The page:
"Millions of iPhones Go AWOL."
Talk about a hysterical headline. But that's how BusinessWeek distilled the discrepancy that came to light this week when AT&T (NYSE: T ) said that it activated roughly 2 million iPhones last year. Apple (Nasdaq: AAPL ) , by contrast, claims that it sold 3.7 million iPhones in 2007.
That's 1.7 million iPhones unaccounted for and which, apparently, aren't earning Apple the $10 to $18 a month in telecom royalties investors like me were salivating over not so long ago.
Others, such as Sanford Bernstein analyst Toni Sacconaghi, say that the discrepancy suggests that more than 600,000 iPhones are stuck in some warehouse gathering dust. The rub? Rabid iPhone demand is pure fantasy.
The electric apple juice acid test
What if Sacconaghi is right? What if demand is tepid? What if, instead of Apple selling 10 million iPhones in 2008 -- or, as some have suggested, 7 million -- Apple only sells 5 million handsets? And what if only half of those sold were via AT&T or authorized European carriers such as Telefonica's (NYSE: TEF ) O2 or France Telecom's (NYSE: FTE ) Orange?
Then, dear Fool, Apple would be on pace to produce more than $30.5 billion in 2008 revenue by my math, or at least 27% growth on the top line. My assumptions include:
- $299 in revenue per iPhone sold
- $120 in royalty revenue for each of the 2.5 million estimated activations
- 3% growth in the iPod business
- 30% growth in the Mac business, which has been expanding by at least 40% in four of the past five quarters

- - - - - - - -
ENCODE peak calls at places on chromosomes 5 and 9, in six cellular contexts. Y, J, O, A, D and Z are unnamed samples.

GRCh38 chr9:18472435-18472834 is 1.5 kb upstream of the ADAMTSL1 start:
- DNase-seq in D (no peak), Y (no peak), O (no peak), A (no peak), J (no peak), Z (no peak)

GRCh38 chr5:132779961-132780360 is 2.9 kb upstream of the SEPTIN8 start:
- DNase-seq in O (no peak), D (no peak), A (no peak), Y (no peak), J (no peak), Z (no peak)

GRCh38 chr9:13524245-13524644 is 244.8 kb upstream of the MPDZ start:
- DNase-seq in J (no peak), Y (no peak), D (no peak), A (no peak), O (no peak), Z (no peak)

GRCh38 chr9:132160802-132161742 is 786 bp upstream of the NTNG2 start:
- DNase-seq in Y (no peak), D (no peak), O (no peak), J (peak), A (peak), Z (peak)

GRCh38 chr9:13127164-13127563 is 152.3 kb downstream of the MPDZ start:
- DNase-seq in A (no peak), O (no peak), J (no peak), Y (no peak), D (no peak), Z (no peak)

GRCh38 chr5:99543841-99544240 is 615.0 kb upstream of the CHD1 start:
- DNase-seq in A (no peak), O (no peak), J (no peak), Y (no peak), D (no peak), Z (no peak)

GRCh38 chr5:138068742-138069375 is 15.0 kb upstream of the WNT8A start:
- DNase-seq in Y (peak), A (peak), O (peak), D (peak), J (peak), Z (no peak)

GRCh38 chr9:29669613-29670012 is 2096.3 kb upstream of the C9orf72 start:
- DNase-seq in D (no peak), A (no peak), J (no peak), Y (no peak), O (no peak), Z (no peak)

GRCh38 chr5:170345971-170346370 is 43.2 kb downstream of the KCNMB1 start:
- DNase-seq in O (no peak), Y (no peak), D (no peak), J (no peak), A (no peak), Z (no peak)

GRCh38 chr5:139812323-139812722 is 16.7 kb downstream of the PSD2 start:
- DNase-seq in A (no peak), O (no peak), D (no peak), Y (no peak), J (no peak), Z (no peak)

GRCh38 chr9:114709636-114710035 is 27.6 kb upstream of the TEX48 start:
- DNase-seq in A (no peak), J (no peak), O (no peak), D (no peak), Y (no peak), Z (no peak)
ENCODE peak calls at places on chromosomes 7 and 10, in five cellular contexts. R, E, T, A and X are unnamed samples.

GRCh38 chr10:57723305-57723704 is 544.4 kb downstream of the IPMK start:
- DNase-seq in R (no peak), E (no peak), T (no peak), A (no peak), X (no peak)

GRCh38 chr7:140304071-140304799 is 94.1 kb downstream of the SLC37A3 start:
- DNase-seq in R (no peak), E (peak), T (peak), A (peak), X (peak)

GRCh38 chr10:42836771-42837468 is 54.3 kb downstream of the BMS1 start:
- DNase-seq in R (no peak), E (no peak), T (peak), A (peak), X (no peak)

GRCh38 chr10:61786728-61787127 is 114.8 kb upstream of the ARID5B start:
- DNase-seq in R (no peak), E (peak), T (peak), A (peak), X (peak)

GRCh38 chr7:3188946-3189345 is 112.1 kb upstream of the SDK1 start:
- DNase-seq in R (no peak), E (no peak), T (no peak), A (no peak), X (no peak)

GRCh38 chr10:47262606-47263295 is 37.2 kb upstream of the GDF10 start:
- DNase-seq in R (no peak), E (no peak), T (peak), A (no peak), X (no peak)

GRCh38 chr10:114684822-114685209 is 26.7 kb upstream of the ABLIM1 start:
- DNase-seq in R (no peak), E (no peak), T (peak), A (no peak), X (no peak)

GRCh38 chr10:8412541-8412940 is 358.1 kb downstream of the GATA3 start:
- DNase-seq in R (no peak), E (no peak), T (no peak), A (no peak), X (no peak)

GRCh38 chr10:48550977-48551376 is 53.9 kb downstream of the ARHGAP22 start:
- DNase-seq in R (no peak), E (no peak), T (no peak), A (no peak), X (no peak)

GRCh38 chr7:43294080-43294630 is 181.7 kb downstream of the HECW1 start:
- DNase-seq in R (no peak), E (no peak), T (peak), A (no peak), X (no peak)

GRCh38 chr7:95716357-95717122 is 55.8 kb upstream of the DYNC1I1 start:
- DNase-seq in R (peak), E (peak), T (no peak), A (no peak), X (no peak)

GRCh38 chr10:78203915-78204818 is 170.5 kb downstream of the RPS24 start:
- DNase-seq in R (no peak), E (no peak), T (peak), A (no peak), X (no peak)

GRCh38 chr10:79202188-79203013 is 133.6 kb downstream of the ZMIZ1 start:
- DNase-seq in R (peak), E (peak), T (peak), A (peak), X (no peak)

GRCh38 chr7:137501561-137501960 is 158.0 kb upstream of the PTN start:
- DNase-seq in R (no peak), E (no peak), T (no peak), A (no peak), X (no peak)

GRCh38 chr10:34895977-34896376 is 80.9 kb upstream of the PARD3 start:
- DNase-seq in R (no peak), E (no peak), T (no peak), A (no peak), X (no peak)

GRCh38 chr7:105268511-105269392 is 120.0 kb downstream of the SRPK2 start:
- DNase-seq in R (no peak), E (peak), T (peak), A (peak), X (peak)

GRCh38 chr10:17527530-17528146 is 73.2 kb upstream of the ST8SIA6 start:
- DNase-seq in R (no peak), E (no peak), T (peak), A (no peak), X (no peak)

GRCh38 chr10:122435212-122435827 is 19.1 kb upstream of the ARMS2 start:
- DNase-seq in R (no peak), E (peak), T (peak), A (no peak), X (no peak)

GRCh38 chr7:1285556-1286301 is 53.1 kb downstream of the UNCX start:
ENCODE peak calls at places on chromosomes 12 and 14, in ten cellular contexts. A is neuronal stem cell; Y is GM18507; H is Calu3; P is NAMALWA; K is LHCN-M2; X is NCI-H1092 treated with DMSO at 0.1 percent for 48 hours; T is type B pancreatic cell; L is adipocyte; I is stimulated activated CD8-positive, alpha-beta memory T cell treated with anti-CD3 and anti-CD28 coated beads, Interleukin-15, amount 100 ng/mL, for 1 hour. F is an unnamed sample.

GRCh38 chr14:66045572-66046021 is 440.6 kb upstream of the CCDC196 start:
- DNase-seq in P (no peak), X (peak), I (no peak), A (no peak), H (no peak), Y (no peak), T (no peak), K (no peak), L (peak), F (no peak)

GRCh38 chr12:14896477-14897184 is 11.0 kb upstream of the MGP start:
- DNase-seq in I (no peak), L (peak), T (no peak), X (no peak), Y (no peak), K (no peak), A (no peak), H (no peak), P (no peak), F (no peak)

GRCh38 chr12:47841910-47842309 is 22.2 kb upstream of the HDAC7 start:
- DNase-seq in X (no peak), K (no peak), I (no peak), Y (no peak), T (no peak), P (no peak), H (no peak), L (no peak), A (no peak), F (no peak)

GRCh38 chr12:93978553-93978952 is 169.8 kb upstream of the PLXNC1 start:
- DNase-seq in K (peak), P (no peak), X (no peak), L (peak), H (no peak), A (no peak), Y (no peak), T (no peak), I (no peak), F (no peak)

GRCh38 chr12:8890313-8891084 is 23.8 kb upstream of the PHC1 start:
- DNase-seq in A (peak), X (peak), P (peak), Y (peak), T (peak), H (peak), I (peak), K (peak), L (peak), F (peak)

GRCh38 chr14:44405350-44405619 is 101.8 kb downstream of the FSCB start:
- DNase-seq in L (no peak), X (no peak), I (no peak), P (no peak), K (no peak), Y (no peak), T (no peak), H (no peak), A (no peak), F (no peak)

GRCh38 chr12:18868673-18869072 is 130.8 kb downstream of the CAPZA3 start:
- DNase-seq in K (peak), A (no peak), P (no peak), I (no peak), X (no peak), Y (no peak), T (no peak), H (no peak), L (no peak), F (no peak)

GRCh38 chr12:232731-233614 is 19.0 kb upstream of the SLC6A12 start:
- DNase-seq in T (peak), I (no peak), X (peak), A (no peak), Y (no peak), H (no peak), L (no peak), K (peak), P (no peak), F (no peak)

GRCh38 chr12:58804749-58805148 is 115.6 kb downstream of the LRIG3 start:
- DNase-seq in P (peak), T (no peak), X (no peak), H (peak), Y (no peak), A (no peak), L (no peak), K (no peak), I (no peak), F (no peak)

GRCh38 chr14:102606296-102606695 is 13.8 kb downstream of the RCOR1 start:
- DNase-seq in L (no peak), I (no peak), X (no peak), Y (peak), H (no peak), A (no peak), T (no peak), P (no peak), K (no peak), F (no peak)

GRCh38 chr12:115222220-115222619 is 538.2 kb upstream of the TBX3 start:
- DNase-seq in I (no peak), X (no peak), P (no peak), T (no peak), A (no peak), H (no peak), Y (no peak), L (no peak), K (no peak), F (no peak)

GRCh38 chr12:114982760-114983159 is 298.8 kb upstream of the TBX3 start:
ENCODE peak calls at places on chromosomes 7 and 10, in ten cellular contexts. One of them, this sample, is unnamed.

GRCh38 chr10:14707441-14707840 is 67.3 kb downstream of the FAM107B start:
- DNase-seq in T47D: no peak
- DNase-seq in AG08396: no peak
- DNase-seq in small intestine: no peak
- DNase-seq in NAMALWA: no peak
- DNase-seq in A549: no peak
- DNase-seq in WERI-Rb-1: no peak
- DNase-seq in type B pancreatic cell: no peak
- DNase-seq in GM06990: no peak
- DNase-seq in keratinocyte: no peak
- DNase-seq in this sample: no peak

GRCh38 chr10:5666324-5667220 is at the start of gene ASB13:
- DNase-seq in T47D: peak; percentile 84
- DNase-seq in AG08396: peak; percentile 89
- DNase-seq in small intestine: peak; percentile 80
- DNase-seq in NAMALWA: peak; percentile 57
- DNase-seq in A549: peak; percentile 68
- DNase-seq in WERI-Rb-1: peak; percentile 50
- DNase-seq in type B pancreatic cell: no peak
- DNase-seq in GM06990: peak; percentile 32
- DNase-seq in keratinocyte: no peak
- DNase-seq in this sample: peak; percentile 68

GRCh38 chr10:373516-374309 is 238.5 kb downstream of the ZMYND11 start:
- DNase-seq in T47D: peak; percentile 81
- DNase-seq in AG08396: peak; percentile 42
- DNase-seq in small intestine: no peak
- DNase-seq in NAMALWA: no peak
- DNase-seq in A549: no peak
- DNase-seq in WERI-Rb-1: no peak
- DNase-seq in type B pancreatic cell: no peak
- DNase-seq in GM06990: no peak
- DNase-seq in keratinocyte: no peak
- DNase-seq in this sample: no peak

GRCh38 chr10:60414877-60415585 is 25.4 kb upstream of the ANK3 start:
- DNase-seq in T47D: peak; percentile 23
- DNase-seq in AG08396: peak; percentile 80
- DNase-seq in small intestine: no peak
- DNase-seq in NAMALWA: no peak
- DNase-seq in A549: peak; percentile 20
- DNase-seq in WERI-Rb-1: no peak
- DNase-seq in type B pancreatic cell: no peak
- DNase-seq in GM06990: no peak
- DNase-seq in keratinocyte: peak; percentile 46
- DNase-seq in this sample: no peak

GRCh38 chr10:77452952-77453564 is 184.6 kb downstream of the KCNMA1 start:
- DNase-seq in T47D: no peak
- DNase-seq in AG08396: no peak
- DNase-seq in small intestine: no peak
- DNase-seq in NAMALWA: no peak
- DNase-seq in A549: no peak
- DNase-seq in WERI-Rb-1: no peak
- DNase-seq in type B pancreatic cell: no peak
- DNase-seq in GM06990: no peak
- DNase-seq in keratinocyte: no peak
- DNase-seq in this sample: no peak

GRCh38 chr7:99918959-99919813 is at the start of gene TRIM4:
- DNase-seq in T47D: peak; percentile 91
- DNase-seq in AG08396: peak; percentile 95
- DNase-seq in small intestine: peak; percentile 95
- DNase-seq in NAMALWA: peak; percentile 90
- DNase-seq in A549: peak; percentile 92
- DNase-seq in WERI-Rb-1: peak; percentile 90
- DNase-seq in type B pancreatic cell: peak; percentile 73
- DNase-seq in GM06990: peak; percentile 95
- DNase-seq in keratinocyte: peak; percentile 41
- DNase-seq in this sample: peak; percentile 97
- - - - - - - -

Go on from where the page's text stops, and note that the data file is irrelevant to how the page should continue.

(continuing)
- Other software, peripherals, and services accounting for 22% of total revenue. (This group has been responsible for more than 24% of revenue in three of the past four quarters.)
Skeptics will point out that moderate iPhone growth could be troubling over the long term. What if that's true? What if I'm right, and Apple sells only 5 million iPhones in 2008, and then experiences only industry average -- that's 9% -- growth through 2012? That assumes only 7 million iPhones sold that year.
And supposing average selling prices drop another $100 to just $199 in 2012? That's a mere $1.4 billion in handset sales. Ouch. Apple might not be worth much more than it is today if the iPhone becomes the next Treo.
What an unlocked phone could mean
But I doubt it will. Limited activations via AT&T, or any carrier for that matter, says little about the appeal of the iPhone. To the contrary; it suggests only that iPhoners want the freedom to choose their carrier.
That should surprise no one. Mac users have been rebellious since the days they began flying the pirate flag at Apple's Cupertino headquarters. And that's good news. The iEmpire under CEO Steve Jobs has a history of cashing in on its customers' hunger for the cutting edge.
What to do? How about charging pre-rebate prices for unlocked iPhones? You read that right. Want your iPhone unhinged? Ka-ching! That'll be $599, please.
No doubt AT&T, which has a five-year exclusive distribution deal with Apple, would pitch a fit over a move like this. But in business, money talks and kickbacks to Ma Bell for each unlocked phone sold could equal hundreds of millions in revenue. Do you really believe she'd turn it down?
And let's not forget that today's iPhone will look a lot different in a year, when varied developers will join Google (Nasdaq: GOOG ) in creating software for the device. We don't know how much excitement the next iPhone will produce, but history shouts plenty.
So, Steve, why don't you and Ms. Bell go back to the negotiating table? Yeah, the iPhone numbers aren't great, but they aren't bad, either. There's an opportunity to seize here; an opportunity to boost volume and bring in billions in new revenue for you both.
In short: Everyone wins. Including, most importantly, your customers.